Universal trends in topological materials interacting with functional perturbations
- Date: May 30, 2017
- Time: 14:00
- Speaker: Dr. Paolo Sessi
- Universität Würzburg, Experimentelle Physik II
- Location: Max-Planck-Institut für Mikrostrukturphysik, Weinberg 2, 06120 Halle (Saale)
- Room: Seminarraum A.2.20
The discovery of topological materials represents a milestone in condensed matter physics. It twisted the way we look at the band structure of solids classifying them in terms of well-defined global invariants of their bulk wave function electronic space. When non-trivial, these invariants are associated to the emergence of boundary modes which, because of their topological origin, are protected against weak disorder. In my talk, I will provide an overview of universal trends which emerge in topological materials once the symmetries which guarantee their existence are lifted.
I will start by discussing topological insulators interacting with time-reversal symmetry breaking perturbations. I will demonstrate that, contrary to the general belief, magnetic order and gapless states can coexist. By analyzing the quantum anomalous Hall effect platform, I will show that this apparent paradox is associated to a dual nature of the dopants which gives rise to a two fluid behavior with opposite and competing trends, i.e. gap opening vs. gap closing.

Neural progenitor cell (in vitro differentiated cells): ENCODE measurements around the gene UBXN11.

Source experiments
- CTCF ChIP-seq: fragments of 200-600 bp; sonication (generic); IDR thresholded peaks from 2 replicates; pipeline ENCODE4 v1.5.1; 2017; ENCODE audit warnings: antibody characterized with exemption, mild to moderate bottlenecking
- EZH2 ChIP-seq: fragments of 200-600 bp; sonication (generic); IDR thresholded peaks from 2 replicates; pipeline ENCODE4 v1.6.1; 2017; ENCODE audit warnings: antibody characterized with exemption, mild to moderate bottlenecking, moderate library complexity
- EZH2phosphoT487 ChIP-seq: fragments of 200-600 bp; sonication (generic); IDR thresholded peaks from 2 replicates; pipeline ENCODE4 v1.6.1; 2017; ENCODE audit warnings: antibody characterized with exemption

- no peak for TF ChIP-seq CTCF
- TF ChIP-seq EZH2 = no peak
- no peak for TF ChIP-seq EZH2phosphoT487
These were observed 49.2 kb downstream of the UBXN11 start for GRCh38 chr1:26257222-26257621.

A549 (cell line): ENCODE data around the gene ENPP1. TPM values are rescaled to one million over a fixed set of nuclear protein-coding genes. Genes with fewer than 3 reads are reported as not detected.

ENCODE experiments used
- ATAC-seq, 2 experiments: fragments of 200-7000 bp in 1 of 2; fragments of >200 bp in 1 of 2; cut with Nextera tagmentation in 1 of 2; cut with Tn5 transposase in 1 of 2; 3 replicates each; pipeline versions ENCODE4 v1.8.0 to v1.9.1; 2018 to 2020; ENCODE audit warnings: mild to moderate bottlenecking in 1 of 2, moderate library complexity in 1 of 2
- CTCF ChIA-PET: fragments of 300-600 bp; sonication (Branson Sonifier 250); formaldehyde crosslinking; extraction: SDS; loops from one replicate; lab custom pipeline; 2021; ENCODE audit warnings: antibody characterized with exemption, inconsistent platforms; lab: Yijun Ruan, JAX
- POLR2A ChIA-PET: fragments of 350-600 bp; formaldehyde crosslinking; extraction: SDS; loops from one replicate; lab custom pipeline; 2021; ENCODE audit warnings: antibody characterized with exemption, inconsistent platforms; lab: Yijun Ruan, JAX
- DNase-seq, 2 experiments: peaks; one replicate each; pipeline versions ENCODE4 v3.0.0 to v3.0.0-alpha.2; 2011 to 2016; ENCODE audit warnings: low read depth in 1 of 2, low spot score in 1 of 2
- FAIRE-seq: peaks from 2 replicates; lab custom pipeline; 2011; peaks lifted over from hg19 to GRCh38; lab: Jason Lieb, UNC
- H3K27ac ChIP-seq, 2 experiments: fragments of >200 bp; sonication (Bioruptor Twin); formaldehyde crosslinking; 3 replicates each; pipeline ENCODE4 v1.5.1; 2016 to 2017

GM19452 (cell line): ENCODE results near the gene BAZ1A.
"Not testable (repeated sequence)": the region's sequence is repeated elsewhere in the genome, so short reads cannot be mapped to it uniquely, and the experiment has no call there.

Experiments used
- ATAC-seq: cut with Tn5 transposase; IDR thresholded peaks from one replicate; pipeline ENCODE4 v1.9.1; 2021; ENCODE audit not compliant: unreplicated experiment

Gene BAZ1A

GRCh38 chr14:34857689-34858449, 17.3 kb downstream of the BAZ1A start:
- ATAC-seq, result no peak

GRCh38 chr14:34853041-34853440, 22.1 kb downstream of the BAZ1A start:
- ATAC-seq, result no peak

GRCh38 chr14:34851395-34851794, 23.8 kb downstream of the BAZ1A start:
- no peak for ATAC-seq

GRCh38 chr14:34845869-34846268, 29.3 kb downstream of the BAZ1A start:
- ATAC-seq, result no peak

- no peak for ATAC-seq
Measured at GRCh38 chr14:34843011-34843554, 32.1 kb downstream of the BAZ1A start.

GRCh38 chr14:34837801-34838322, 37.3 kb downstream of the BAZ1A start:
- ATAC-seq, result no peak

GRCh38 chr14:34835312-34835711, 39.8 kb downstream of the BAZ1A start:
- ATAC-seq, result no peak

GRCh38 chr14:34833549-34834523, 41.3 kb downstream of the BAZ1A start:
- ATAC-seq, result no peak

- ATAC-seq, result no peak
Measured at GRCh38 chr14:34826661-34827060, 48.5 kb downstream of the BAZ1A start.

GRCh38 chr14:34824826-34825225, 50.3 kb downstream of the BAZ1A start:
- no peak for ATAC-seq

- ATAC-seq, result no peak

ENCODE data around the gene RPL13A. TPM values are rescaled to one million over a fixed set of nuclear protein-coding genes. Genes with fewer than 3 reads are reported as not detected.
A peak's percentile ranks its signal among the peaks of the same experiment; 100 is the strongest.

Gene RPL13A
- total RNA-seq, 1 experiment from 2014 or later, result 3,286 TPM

I will then move on topological crystalline insulators where I will report on the discovery of robust 1D spin-polarized channels naturally emerging at TCI surfaces once translational invariance is broken. I will illustrate how these 1D channels can be easily obtained in the prototypical TCI Pb1−xSnxSe compound without the need of any sophisticated preparation technique and demonstrate how, contrary to 1D topological states known so far, their protection mechanisms result in a striking robustness to defects, strong magnetic fields, and elevated temperature.
Finally, I will discuss more recent results on Weyl semimetals, showing how their interaction with atomic scale perturbations give rise to strong and universal spectroscopic signatures associates to their topological states, i.e. Weyl points and Fermi arcs. These signatures are found to be stoichiometry independent, providing a unifying picture of the Weyl phase diagram.